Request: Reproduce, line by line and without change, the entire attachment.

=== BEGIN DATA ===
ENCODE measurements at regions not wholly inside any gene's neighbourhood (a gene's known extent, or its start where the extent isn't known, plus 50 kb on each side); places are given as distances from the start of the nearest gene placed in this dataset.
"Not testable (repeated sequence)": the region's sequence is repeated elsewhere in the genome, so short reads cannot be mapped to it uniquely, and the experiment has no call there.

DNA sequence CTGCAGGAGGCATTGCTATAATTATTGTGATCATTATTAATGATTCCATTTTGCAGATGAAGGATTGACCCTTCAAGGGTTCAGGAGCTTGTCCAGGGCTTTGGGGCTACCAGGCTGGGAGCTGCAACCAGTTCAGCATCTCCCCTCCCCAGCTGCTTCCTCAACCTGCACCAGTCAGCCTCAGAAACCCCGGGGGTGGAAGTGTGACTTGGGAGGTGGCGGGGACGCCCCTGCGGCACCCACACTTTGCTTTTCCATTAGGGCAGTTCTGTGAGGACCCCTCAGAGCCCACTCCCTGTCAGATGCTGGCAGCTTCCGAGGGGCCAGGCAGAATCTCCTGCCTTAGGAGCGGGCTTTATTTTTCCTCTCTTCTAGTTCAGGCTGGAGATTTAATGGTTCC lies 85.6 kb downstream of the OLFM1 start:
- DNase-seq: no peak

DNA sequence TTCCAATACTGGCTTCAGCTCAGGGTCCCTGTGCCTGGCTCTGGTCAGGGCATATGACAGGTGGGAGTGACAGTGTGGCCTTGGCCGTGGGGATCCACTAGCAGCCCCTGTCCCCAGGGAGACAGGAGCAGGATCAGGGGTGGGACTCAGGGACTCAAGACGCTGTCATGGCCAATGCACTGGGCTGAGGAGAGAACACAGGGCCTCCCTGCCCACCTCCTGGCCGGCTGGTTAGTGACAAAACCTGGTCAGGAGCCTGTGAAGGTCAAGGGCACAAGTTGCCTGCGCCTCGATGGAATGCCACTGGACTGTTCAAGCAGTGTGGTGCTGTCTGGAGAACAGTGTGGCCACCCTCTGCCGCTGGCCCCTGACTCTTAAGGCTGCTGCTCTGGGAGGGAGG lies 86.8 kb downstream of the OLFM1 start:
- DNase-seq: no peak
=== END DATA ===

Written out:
ENCODE measurements at regions not wholly inside any gene's neighbourhood (a gene's known extent, or its start where the extent isn't known, plus 50 kb on each side); places are given as distances from the start of the nearest gene placed in this dataset.
"Not testable (repeated sequence)": the region's sequence is repeated elsewhere in the genome, so short reads cannot be mapped to it uniquely, and the experiment has no call there.

DNA sequence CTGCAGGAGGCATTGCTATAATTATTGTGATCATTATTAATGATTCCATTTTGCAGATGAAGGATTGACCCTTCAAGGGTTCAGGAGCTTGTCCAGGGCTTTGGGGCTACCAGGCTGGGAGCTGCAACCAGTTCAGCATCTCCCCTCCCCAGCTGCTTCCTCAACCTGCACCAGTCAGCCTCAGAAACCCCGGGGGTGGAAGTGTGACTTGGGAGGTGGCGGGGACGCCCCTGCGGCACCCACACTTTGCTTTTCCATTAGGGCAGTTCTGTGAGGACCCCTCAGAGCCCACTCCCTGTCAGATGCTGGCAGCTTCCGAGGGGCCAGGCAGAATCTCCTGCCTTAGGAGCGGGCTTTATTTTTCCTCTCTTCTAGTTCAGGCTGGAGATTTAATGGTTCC lies 85.6 kb downstream of the OLFM1 start:
- DNase-seq: no peak

DNA sequence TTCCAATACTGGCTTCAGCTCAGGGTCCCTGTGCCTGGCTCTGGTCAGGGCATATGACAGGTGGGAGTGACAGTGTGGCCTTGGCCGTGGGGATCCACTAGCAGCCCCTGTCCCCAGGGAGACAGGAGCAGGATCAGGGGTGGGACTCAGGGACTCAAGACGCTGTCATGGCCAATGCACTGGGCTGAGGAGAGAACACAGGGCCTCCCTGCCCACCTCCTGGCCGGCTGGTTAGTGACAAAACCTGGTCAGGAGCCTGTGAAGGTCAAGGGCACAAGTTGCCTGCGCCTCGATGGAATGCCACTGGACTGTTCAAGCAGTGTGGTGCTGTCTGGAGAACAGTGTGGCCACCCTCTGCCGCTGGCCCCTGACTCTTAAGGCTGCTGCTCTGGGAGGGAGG lies 86.8 kb downstream of the OLFM1 start:
- DNase-seq: no peak